Because of this parade, wheels began to turn in the city of Jerusalem, wheels that would come into effect on Thursday night, and would end on Friday afternoon. This is a joyous celebration, yes–but getting lost in this celebration is the fact that every rebellion, even non-violent rebellions, have their cost.
A Week of Consequences
So what I want you to think about this week is this: Is your faith consequential? Does it cost you anything? This is a week of consequences. Today is a day of celebration, a happy day, a triumphant day, a day when the Messiah is publicly given what he is due. Worship, honor, glory–these things are given to him before the people of Jerusalem. And for us, we honor, glorify, and praise Jesus today. But going into this week before Easter, this Holy Week, the story will change. On Maundy Thursday, we celebrate the Last Supper, and the new Commandment, to serve others as Christ served us. On Good Friday, we contemplate the moving and devastating role of the Cross in our faith.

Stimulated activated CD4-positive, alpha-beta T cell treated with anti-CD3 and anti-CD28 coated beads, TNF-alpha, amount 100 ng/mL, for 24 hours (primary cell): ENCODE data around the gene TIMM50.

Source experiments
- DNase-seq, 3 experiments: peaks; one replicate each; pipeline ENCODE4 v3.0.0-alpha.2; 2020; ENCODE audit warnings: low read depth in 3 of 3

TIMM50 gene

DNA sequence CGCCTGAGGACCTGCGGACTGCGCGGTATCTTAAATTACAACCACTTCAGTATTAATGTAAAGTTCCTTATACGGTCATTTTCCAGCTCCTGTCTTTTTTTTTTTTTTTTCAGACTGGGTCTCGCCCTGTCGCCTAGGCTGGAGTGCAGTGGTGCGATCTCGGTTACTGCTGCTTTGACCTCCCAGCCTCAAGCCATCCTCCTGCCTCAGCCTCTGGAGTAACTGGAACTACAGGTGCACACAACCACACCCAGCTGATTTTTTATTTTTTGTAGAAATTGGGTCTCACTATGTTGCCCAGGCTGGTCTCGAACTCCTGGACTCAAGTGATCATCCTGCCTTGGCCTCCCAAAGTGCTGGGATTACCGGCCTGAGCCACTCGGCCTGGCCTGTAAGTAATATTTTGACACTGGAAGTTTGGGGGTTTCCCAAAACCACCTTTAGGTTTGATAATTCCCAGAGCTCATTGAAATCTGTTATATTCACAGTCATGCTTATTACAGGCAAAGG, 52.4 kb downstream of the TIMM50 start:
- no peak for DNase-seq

These are the consequences of our faith. These are the end result of Palm Sunday, of getting lost in Celebration of Jesus. Our faith is not one that is always parades and party favors. Our faith Is a faith that should move us to serve others, to love others, to be selfless and to deny ourselves so that we might bear the love of Christ to others.
Additionally, the other consequence is all too real. To live in this world as a true follower of Christ is not always easy. In fact, following Christ guarantees suffering, in one way or another. It guarantees that we will grieve, mourn, and encounter pain and death in our beliefs. Christ calls us to challenge the status quo, and not be satisfied with how power is misused. This is a dangerous path. Christianity is not an easy path. However, for us, it is the only path.
This path, though strewn with palms today, has many consequences. May we all be willing to bear the consequences of faith. Amen.